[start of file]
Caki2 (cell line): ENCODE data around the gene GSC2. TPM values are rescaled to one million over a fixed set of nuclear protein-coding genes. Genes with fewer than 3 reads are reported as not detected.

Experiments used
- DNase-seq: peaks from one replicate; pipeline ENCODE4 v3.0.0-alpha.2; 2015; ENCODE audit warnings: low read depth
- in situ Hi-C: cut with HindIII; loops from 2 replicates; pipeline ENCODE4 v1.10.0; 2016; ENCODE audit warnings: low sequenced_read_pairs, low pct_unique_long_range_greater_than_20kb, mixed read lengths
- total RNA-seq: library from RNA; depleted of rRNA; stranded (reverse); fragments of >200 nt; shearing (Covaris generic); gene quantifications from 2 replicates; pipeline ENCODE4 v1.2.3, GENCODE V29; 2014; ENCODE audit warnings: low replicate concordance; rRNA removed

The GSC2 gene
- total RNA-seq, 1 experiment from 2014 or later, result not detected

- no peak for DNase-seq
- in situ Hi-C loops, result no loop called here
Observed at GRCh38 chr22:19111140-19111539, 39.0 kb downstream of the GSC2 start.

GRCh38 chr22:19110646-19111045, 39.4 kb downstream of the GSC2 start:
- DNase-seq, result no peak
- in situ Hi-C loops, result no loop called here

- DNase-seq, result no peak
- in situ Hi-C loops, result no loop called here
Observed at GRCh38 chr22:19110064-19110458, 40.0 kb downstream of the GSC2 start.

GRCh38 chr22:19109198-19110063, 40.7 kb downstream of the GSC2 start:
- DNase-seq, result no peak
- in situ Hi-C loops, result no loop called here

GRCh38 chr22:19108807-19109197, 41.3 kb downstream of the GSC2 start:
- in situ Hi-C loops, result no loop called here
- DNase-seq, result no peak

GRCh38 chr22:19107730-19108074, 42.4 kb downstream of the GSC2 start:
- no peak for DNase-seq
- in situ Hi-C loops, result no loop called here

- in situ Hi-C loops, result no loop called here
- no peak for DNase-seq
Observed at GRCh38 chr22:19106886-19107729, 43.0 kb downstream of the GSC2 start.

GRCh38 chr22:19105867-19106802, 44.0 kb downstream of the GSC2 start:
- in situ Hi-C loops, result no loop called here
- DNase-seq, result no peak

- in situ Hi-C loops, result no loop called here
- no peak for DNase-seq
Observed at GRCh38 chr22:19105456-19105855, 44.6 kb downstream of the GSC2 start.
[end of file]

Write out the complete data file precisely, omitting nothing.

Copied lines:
Caki2 (cell line): ENCODE data around the gene GSC2. TPM values are rescaled to one million over a fixed set of nuclear protein-coding genes. Genes with fewer than 3 reads are reported as not detected.

Experiments used
- DNase-seq: peaks from one replicate; pipeline ENCODE4 v3.0.0-alpha.2; 2015; ENCODE audit warnings: low read depth
- in situ Hi-C: cut with HindIII; loops from 2 replicates; pipeline ENCODE4 v1.10.0; 2016; ENCODE audit warnings: low sequenced_read_pairs, low pct_unique_long_range_greater_than_20kb, mixed read lengths
- total RNA-seq: library from RNA; depleted of rRNA; stranded (reverse); fragments of >200 nt; shearing (Covaris generic); gene quantifications from 2 replicates; pipeline ENCODE4 v1.2.3, GENCODE V29; 2014; ENCODE audit warnings: low replicate concordance; rRNA removed

The GSC2 gene
- total RNA-seq, 1 experiment from 2014 or later, result not detected

- no peak for DNase-seq
- in situ Hi-C loops, result no loop called here
Observed at GRCh38 chr22:19111140-19111539, 39.0 kb downstream of the GSC2 start.

GRCh38 chr22:19110646-19111045, 39.4 kb downstream of the GSC2 start:
- DNase-seq, result no peak
- in situ Hi-C loops, result no loop called here

- DNase-seq, result no peak
- in situ Hi-C loops, result no loop called here
Observed at GRCh38 chr22:19110064-19110458, 40.0 kb downstream of the GSC2 start.

GRCh38 chr22:19109198-19110063, 40.7 kb downstream of the GSC2 start:
- DNase-seq, result no peak
- in situ Hi-C loops, result no loop called here

GRCh38 chr22:19108807-19109197, 41.3 kb downstream of the GSC2 start:
- in situ Hi-C loops, result no loop called here
- DNase-seq, result no peak

GRCh38 chr22:19107730-19108074, 42.4 kb downstream of the GSC2 start:
- no peak for DNase-seq
- in situ Hi-C loops, result no loop called here

- in situ Hi-C loops, result no loop called here
- no peak for DNase-seq
Observed at GRCh38 chr22:19106886-19107729, 43.0 kb downstream of the GSC2 start.

GRCh38 chr22:19105867-19106802, 44.0 kb downstream of the GSC2 start:
- in situ Hi-C loops, result no loop called here
- DNase-seq, result no peak

- in situ Hi-C loops, result no loop called here
- no peak for DNase-seq
Observed at GRCh38 chr22:19105456-19105855, 44.6 kb downstream of the GSC2 start.